There’s No Place Like Holmes

David Holmes gives us the low-down on his GB Ultra Scotland 50

The first race for 15 months after all the COVID delays was an interesting one which I began with some trepidation after very little training since the pandemic started….the occasional decent plod around the Pentlands but not a 50 miler.
The race was ran by GB Ultras who kept us well informed about the race beforehand about the rules and regulations we were required to adhere too. We were asked to provide our best recent marathon time and allocated a starting slot based on this. The idea was fastest out first, with c.20 second gaps between runners so there was no bunching up.

As 6:08 arrived, short count down and then I was off up the hill on to the Southern Upland Way.

Start to CP1 (8 Miles)
This was probably the worst start I had to a race….the trail route was for the most part well marked except for a couple of important junctions. After a mile there was a big right turn and like a good “Do Badder” completely missed it and followed the flock of runners in front of me who did exactly the same thing. After about 1 mile or so a runner caught me up and said he thought we were going the wrong way….it was at this point I thought I’d check my GPS and sure enough we were. So a quick turn around, and uphill, to pick up the route again. Now back on route I thought I’d catch up on time, I was one of the favorites after all J, so I  legged it across a boggy area as fast as I could. Coming to a small stream I thought no I won’t walk through it….too early to get my feet wet so took the “safe” route across the duck boards. Of course, I duly slipped banged my knee really hard and ended up in the stream anyway…..after much swearing and admitting the FKT was probably now out of reach I hobbled on. I was only three miles in at this point I thought what more could happen. Fortunately, the next 5 miles were uneventful….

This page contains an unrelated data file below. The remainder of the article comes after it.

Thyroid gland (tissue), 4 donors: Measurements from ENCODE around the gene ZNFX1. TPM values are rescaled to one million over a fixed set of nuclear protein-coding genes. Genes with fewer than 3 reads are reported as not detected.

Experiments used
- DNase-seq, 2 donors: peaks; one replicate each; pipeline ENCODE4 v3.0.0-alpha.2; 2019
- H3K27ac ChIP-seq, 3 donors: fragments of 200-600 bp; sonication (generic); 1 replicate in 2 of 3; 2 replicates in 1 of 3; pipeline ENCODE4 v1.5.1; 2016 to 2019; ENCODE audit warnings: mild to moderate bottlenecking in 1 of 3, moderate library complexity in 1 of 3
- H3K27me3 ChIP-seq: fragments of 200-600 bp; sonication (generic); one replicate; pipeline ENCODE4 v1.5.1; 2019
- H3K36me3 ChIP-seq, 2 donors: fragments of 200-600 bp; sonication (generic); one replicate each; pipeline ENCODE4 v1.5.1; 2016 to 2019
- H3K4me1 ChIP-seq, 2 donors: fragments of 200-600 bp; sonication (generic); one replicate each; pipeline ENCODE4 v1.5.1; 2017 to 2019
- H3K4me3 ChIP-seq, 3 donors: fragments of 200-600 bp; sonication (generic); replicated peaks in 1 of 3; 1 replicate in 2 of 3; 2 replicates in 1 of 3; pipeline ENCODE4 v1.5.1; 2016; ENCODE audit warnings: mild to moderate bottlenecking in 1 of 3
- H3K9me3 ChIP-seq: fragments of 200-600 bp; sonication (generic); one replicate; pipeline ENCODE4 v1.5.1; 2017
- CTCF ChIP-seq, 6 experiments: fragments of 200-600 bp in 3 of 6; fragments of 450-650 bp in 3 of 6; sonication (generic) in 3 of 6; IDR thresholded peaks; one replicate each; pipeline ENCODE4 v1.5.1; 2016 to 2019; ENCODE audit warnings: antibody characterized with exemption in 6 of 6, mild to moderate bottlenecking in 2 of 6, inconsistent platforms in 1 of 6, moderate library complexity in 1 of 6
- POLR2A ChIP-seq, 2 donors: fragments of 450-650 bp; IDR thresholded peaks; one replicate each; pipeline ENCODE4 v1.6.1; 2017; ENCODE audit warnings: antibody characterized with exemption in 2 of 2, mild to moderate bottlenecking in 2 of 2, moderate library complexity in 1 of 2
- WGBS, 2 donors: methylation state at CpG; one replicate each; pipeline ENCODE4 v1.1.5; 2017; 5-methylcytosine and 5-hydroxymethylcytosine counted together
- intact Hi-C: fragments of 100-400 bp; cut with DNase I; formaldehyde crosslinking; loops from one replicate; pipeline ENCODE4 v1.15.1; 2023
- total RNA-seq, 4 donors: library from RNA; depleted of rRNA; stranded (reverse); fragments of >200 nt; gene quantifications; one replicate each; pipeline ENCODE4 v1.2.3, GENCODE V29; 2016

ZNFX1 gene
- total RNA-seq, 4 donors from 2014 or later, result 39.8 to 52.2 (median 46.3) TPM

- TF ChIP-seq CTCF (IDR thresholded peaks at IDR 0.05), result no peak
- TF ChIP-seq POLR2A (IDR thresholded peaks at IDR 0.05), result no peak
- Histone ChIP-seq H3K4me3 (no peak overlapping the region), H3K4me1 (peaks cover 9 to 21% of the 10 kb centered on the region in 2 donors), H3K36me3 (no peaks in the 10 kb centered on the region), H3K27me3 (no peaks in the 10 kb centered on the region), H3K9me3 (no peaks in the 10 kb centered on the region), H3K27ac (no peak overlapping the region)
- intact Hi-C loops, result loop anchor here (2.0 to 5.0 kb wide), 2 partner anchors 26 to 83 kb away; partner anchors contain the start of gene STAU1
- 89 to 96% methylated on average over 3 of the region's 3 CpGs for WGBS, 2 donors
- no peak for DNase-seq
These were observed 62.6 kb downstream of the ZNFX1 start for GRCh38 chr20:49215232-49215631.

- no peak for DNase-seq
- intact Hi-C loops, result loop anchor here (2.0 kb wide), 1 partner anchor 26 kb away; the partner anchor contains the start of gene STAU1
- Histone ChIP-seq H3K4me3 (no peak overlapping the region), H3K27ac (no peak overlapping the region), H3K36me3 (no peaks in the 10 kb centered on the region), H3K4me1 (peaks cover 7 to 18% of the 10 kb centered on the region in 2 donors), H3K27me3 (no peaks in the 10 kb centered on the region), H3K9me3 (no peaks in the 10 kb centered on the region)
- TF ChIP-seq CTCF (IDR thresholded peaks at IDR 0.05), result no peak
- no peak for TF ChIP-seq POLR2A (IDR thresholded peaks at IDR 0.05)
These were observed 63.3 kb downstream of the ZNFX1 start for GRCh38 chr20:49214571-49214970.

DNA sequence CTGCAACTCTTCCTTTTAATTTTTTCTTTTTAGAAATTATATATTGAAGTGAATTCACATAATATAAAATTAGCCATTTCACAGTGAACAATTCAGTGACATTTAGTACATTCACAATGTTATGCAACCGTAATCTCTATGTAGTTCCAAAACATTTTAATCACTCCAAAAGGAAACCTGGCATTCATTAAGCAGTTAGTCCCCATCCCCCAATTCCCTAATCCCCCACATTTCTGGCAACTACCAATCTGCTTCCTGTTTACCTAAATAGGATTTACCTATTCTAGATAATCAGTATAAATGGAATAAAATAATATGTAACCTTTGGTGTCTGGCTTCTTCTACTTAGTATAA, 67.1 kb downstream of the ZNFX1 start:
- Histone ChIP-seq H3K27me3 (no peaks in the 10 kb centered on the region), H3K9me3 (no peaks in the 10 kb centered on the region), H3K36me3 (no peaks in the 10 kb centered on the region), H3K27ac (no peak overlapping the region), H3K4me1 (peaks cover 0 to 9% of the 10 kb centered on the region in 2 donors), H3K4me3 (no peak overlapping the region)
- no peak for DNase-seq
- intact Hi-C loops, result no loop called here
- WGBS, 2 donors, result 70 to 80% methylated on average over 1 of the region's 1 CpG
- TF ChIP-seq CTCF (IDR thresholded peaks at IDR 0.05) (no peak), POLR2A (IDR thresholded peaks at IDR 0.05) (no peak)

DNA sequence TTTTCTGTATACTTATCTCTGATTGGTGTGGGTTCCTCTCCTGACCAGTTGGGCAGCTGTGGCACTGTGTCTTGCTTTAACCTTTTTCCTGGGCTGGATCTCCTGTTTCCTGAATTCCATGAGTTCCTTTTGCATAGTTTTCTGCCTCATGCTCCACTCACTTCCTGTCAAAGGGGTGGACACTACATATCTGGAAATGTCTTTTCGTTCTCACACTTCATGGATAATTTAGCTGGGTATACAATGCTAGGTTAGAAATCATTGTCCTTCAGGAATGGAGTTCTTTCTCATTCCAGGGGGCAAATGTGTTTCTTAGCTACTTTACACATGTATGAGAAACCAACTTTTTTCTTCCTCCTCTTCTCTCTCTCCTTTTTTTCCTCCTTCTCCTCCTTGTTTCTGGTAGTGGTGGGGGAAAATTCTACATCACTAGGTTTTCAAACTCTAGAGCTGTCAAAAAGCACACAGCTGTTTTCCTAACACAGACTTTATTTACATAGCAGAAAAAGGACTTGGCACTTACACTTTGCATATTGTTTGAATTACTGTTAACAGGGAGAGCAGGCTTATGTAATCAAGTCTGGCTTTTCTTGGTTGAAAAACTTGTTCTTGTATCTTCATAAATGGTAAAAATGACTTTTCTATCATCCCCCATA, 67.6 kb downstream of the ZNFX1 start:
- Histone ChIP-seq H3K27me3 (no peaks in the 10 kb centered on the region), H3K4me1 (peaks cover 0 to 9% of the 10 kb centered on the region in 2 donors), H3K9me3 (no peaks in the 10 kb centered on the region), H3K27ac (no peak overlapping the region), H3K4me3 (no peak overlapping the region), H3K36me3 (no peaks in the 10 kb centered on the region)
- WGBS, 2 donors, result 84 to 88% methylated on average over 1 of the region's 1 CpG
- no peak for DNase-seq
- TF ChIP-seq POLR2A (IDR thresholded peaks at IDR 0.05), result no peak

CP1 to Sanquhar (CP2) 26 Miles
The longest gap between checkpoints began on the road for a couple of miles before turning back on to the trail, this was the first time I met Michelle whom ended up being my companion for most of the rest of the run. The section was the first part of the run that you begin to climb…it is largely a good steady climb heading toward Benbrack Summit (581m) in the Carsphairn Hills and one of three Striding Arches in the immediate hills. I avoided the mistakes of following the Arches to Cairnhead, noting that I should probably check my GPS from earlier and start heading down, although I heard rumors some runners  did make this mistake. The hills rolled on for the few miles until c 7 miles short of Sanquhar. It was then I made my second navigational mistake…but I’ll take joint ownership with Michelle on this …A new road had been constructed and obscured the view of the nearest waymarker and oddly the GPS wasn’t very clear at this stage so we headed  up the nearest hill to get our bearings. On the way up we ran in to Paul heading in the opposite direction, he’d gone the wrong way for a couple of miles and was phoned by the race director to turn around.
Sanquhar Community Centre  was the location of the second check point, with a bigger selection of sweet/cakes/bars and waters etc…it was a quick in and out…partially to catch up time but was scared to sit down too long as I  wanted to avoid another DNF.

CP2 to Wanlockhead (CP3) 34 Miles.